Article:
The End of Science Fiction BeWrite Books 2004 ISBN 1-904492-70-3
The Secret Report of Friar Otto boho press 2006 ISBN 1-904781-97-7
We Need Madmen Skrev Press 2007 ISBN 978-1-904646-45-7

Nonfiction
Vera & Eddys War BeWrite Books 2002 ISBN 1-904224-97-0

Original Plus Titles
Andetsteds Don Ammons ISBN 0-9533591-0-7
Other Moments I R G Bishop ISBN 0-9533591-2-3
Other Moments II R G Bishop ISBN 978-0-9546-80-1
Other Places Idris Caffrey ISBN 0-9533591-1-5
Eeeny Minnie Molly Richard Wonnacott ISBN 0-9533591-3-1
Forgeries James Turner ISBN 0-953359-14-X
Bags of Mostly Water Sandra Tappenden ISBN 0-953359-15-8
Underland Paul Davidson ISBN 0-953359-16-6
Broadsheet Asphyxia Paul Sutton ISBN 0-953359-17-4
Carmen at the Fountain Albert Rowe ISBN 0-953359-18-2
Cuatro Poetas (transl. Machado, Neruda, Lorca & Guillen) Albert Rowe ISBN 0-954680-10-3
Yellow Torchlight and the Blues Emma Lee ISBN 0-953359-19-0
The Light Forecast Paul Lee ISBN 0-953359-16-6
Days of Fire and Flood Chrissy Banks ISBN 0-9546801-2-X

Read Sam Smith's excerpt from The Care Vortex.
IN Icon


Rowdy Rhodes is the Site Manager of The Freelance Writing Organization International and General Manager of Inkwell Newswatch (IN). He is also known to freelance an article or two when the fancy strikes him. If you are looking for written content for your website, ezine, or print publication, drop him a line at rowdyrhodes@fwointl.com. He'll get back to you as soon as possible.
 

Julie A. Pierce
Managing Editor
Inkwell Newswatch (
IN)
japierce@fwointl.com 


Sign Up and Use Our New Forums! Voice Your Opinion! Discuss Our Content! Ask for Writing Assistance. Post Your Successes, Queries or Information Requests. Collaborate with Other Writers.

© Freelance Writing Organization - International 1999-2049

ON THE COVER
IN This Issue
Gory Glory
Undertaker's Moon (Excerpt)
Romantic Intrigue
No Safe Place (Excerpt)
From The Docks To The Commons
The Care Vortex (excerpt)
Irish Mists And Histories
Shadows Will Fall (Excerpt)
A Mind On The Move
The Rush To Here (Excerpt)

Support IN
Receive Free Gifts
$20.00 Voluntary Contribution
$35.00 Voluntary Contribution
$50.00 Voluntary Contribution

New Novelist Software


Effectively Manage Your List


Writers Digest 101 Site Award






Your Ad Here

Traffic Swarm For Writers


Hottest Books This Month!

Whose Books Are Turning Into Movies?
Bald Ego
Mouse Over To Pause

Writer’s Block
The path to inspiration starts
Upon the trails we’ve known;
Each writer’s block is not a rock,
But just a stepping stone.

Poetry Is Not
Penned to the page
Waiting for us to admire.
It is only a lonely thought
Caught by tears on fire.

Silent Echoes
A quiet rhyme upon a page
Is what a poet gives;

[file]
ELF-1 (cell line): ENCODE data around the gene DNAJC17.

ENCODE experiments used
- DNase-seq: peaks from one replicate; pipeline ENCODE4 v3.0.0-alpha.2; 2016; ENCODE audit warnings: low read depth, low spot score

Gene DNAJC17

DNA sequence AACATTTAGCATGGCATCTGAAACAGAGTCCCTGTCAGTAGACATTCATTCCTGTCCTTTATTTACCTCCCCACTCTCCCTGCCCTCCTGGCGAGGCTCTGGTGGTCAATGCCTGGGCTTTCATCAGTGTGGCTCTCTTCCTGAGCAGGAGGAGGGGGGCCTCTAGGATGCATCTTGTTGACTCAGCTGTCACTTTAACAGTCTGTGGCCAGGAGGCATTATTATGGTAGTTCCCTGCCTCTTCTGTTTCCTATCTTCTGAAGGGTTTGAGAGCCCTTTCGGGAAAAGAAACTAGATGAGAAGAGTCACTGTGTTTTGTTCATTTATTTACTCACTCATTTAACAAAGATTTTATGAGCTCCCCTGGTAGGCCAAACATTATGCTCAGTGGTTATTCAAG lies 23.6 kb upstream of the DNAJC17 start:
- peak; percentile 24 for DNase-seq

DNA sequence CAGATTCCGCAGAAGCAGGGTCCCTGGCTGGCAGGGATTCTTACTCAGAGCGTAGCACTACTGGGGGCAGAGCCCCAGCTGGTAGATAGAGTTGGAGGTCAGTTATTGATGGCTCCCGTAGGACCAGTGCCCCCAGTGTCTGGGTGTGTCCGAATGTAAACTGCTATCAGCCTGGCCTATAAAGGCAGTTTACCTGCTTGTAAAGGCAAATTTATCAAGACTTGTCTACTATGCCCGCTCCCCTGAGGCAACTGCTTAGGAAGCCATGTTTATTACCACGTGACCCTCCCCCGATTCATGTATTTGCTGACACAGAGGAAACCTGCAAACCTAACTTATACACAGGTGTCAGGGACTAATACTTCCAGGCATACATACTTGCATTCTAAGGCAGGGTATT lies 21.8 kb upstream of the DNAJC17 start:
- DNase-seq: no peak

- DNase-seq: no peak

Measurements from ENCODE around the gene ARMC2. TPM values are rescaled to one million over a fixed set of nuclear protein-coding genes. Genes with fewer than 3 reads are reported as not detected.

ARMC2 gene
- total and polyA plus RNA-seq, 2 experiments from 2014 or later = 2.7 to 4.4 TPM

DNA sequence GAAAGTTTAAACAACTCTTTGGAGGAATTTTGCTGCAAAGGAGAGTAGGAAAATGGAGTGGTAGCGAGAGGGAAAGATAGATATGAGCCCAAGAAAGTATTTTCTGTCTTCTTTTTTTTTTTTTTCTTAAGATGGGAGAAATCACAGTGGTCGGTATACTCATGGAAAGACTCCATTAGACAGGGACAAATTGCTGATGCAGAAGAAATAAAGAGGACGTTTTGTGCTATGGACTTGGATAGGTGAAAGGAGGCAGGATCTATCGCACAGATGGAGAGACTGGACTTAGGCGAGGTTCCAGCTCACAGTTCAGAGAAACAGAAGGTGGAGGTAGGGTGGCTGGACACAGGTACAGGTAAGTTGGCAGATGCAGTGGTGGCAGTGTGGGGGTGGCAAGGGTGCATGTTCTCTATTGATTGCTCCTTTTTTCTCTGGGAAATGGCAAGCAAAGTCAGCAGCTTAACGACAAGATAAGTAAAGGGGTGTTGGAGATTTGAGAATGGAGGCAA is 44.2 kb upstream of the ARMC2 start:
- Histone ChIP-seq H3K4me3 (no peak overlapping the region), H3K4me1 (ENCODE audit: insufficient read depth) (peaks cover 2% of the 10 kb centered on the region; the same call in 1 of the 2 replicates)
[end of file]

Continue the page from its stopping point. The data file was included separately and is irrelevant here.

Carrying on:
Some gentle words whispered in trust
To see if memory lives.

Bard From Deadlines
What makes a poem finally work
Is not the time it takes;
It’s how the poet used the muse
To prophet from mistakes.

Be Mused
The art and craft of poetry
Are not so far apart;
The craft comes from the cunning,
The rest comes from the heart.

Fine Vintage
Don’t plant your poem on the page
As though you’re hanging drapes;
It’s shape and flow should come and grow
Like wild summer grapes.

Getting It Write
Writers write what they know best,
Their passions, fears, and dreams;
Writers rarely write about
What other call their “themes.”

Double Vision
A writer’s life is paradox,
It’s more than what it seems;
We write of our reality,
The one inside our dreams.

Poetry
The echo of a promise,
The thunder of a sigh,
The music of a memory,
A child asking why.

Letter Perfect
Twenty six symbols arranged on a page
Can send a soul to heaven or torment it with rage,
Can free a fragile world or hold it in its net--
The power and the magic of the mighty alphabet.

The Write of Passage
The jump from writing just for fun
To getting paid for it
Begins when you first realize
You know you’ll never quit.

Pegasus
It is not the magic of his wings
That sets us free from our bond.
It is the muse within ourselves
That lets our words lift us beyond.

Photo Poet
Consider your mind the darkroom,
Consider your life the lens,
Consider your eye the camera
On whose focus the poem depends.

Rising Moon
A poem is a rising moon
Shining on the sea,
An afterglow of all we know,
Of all we hope to be.

Star Light
Writing a poem,
Reaching a star,
In making good art
We find who we are.

Spider Web
A poem is a spider web
Spun with words of wonder,
Woven lace held in place
By whispers made of thunder.

Re-Verse
The final draft upon the screen,
At last my poem’s through;
A verse of only four short lines--
I rewrote twenty-two!

Read All Of Charles Ghigna's Poetry at FatherGoose.com


Our Own Banner Rotator System
Any banner seen below is either our own or one of our members.
Support the cause - click a banner.


Want Your 468x60 Banner Above? It's FREE For Newly Published Books

© Freelance Writing Organization - International 1999-2049
All Rights Reserved. Copying in any way strictly forbidden.
Our Disclaimer Is Based Upon McIntyre's First Law: "Under the right circumstances, anything I tell you may be wrong."